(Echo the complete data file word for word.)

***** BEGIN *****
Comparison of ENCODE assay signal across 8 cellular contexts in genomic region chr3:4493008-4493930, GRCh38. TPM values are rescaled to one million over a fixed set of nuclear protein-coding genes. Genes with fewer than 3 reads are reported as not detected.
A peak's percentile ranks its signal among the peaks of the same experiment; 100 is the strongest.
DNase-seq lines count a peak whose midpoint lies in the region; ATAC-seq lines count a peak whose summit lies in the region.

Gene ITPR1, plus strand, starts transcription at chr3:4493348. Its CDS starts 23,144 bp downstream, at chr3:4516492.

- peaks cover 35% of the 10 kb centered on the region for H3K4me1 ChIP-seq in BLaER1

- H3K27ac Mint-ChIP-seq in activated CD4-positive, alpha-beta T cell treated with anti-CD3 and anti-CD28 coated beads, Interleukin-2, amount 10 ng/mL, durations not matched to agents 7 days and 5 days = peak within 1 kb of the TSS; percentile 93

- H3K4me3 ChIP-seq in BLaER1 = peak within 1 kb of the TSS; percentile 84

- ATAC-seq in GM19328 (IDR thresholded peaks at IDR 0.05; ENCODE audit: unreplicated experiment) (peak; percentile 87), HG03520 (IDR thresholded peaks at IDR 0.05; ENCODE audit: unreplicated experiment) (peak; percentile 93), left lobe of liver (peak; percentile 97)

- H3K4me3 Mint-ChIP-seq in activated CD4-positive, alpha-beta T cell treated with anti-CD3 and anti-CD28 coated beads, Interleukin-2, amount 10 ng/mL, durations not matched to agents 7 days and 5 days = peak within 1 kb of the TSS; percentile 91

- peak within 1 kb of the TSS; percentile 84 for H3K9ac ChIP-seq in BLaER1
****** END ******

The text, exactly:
Comparison of ENCODE assay signal across 8 cellular contexts in genomic region chr3:4493008-4493930, GRCh38. TPM values are rescaled to one million over a fixed set of nuclear protein-coding genes. Genes with fewer than 3 reads are reported as not detected.
A peak's percentile ranks its signal among the peaks of the same experiment; 100 is the strongest.
DNase-seq lines count a peak whose midpoint lies in the region; ATAC-seq lines count a peak whose summit lies in the region.

Gene ITPR1, plus strand, starts transcription at chr3:4493348. Its CDS starts 23,144 bp downstream, at chr3:4516492.

- peaks cover 35% of the 10 kb centered on the region for H3K4me1 ChIP-seq in BLaER1

- H3K27ac Mint-ChIP-seq in activated CD4-positive, alpha-beta T cell treated with anti-CD3 and anti-CD28 coated beads, Interleukin-2, amount 10 ng/mL, durations not matched to agents 7 days and 5 days = peak within 1 kb of the TSS; percentile 93

- H3K4me3 ChIP-seq in BLaER1 = peak within 1 kb of the TSS; percentile 84

- ATAC-seq in GM19328 (IDR thresholded peaks at IDR 0.05; ENCODE audit: unreplicated experiment) (peak; percentile 87), HG03520 (IDR thresholded peaks at IDR 0.05; ENCODE audit: unreplicated experiment) (peak; percentile 93), left lobe of liver (peak; percentile 97)

- H3K4me3 Mint-ChIP-seq in activated CD4-positive, alpha-beta T cell treated with anti-CD3 and anti-CD28 coated beads, Interleukin-2, amount 10 ng/mL, durations not matched to agents 7 days and 5 days = peak within 1 kb of the TSS; percentile 91

- peak within 1 kb of the TSS; percentile 84 for H3K9ac ChIP-seq in BLaER1